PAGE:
In Birmingham we produce leading scholarly editions that are used by students, scholars and readers worldwide to support and deepen their engagement with literature, and we analyse the contribution to meaning of the material forms (e.g. manuscripts, printed books) in which it has been presented to its readers at different times and in different contexts.
Our Centre builds on a Birmingham tradition of engagement with the textual forms of literature, and with the need to re-present literary works afresh in each generation, that reaches right back to the origins of the University. Edward Arber (1836–1912) was in the 1880s Professor of English at Mason College, which was the predecessor of Birmingham University. Driven by a passion for making reprints of earlier English literature available to a wide public, he made a crucial contribution to the literary life of his time. Ernest de Selincourt (1870–1943), who became Professor of English Literature in the University of Birmingham in 1908, produced in 1926 the pioneering edition of Wordsworth’s Prelude which established the now-familiar presentation of the 1805 text side-by-side with Wordsworth’s 1850 version, enabling readers to think in new ways about the differences between early and late texts. Both set innovative examples of how transformative and enabling texual work can be, and we are working today to develop that potential for readers and researchers in the twenty-first century.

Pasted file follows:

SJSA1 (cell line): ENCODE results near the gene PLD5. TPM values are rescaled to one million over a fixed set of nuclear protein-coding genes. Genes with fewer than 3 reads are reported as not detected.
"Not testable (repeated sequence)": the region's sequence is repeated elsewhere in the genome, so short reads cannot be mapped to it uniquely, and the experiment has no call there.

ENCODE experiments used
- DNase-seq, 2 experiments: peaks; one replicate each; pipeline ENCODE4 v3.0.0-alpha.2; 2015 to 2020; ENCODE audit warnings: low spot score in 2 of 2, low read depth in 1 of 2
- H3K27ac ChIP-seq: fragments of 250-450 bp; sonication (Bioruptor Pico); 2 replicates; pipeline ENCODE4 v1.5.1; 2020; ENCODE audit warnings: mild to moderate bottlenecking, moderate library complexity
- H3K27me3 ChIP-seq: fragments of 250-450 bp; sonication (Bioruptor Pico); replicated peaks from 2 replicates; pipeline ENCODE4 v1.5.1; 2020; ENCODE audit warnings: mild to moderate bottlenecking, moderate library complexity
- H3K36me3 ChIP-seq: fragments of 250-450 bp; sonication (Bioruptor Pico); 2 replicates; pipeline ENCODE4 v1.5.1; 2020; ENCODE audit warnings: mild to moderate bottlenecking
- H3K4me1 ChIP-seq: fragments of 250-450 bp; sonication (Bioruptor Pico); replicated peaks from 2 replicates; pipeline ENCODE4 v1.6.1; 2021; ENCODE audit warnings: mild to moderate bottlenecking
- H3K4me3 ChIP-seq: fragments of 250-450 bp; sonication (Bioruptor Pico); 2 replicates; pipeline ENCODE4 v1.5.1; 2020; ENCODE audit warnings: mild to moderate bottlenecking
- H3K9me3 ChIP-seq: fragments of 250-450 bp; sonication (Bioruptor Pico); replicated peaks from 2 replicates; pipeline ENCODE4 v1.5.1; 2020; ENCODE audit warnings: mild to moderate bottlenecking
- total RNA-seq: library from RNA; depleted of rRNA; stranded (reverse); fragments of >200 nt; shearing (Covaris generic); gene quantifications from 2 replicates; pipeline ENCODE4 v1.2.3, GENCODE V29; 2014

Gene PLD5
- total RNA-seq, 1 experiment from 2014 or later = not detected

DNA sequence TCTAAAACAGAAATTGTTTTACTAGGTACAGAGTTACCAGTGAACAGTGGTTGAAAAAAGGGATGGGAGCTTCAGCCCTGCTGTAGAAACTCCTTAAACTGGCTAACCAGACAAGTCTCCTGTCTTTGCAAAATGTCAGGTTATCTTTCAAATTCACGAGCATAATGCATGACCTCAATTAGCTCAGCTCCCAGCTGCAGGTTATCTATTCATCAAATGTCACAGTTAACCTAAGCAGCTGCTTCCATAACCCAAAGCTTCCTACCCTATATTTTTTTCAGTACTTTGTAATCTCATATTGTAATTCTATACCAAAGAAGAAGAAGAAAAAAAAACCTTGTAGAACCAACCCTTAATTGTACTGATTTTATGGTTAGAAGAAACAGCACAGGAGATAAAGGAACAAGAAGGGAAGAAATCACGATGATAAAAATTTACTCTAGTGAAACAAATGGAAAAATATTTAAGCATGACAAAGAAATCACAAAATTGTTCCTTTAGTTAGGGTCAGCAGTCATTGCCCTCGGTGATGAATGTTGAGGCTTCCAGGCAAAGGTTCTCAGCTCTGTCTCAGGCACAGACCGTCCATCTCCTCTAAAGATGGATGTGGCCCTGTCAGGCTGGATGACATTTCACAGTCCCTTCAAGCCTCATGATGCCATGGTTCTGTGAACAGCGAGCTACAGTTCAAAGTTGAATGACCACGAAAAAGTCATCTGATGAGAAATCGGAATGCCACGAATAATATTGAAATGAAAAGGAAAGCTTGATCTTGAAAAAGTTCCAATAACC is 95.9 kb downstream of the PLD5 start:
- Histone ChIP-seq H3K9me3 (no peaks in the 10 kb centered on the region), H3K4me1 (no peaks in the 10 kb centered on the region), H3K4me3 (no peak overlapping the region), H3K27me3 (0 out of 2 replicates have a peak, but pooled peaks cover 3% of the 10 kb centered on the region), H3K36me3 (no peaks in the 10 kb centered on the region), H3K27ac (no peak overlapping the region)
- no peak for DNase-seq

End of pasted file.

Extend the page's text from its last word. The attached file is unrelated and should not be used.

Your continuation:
The following selection of publications indicates some of the kinds of work that we have been doing recently:
Hugh Adlington, ‘More Books from the Library of John Donne’, The Book Collector, 61.1 (Spring 2012): 55-64.
R. J. Ellis and Henry Louis Gates Jr., Harriet Wilson, Our Nig (New York, 2011).
Nigel Harris, The Shorter Writings of Ulrich Putsch (Oxford, 2013)
John Jowett, Sir Thomas More, the Arden Shakespeare (London, 2011)
Tom Lockwood, ‘Donne, By Hand’ (The Chatterton Lecture on Poetry 2009), Proceedings of the British Academy, 167 (2011), 453-77.
Kate Rumbold, ‘Shakespeare anthologized’, in Edinburgh Companion to Shakespeare and the Arts, ed. by Mark Thornton Burnett, Adrian Streete and Ramona Wray (Edinburgh, 2011)
Valerie Rumbold, The Cambridge Edition of Jonathan Swift, Vol. II, Parodies, Hoaxes, Mock-Treatises: Bickerstaff Papers, Polite Conversation, Directions to Servants and other Works (Cambridge, 2013)
Wendy Scase, The Vernon Manuscript: A Facsimile Edition of Oxford, Bodleian Library, MS Eng. poet.a.1, Oxford, Bodleian Digital Texts 3 (Oxford, 2011).
Aengus Ward, Sumario Analístico de la Historia Gothica, Papers of the Medieval Hispanic Research Seminar (London, / University of London, 2007)
Martin Wiggins, A Woman Killed with Kindness and Other Plays (Oxford, 2008)
Emily Wingfield, The Trojan Legend in Older Scots Literature (Woodbridge, forthcoming 2014).
Gillian Wright, Producing Women’s Poetry, 1600-1730: Text and Paratext, Manuscript and Print (Cambridge, 2013).
For more details, see individual staff pages: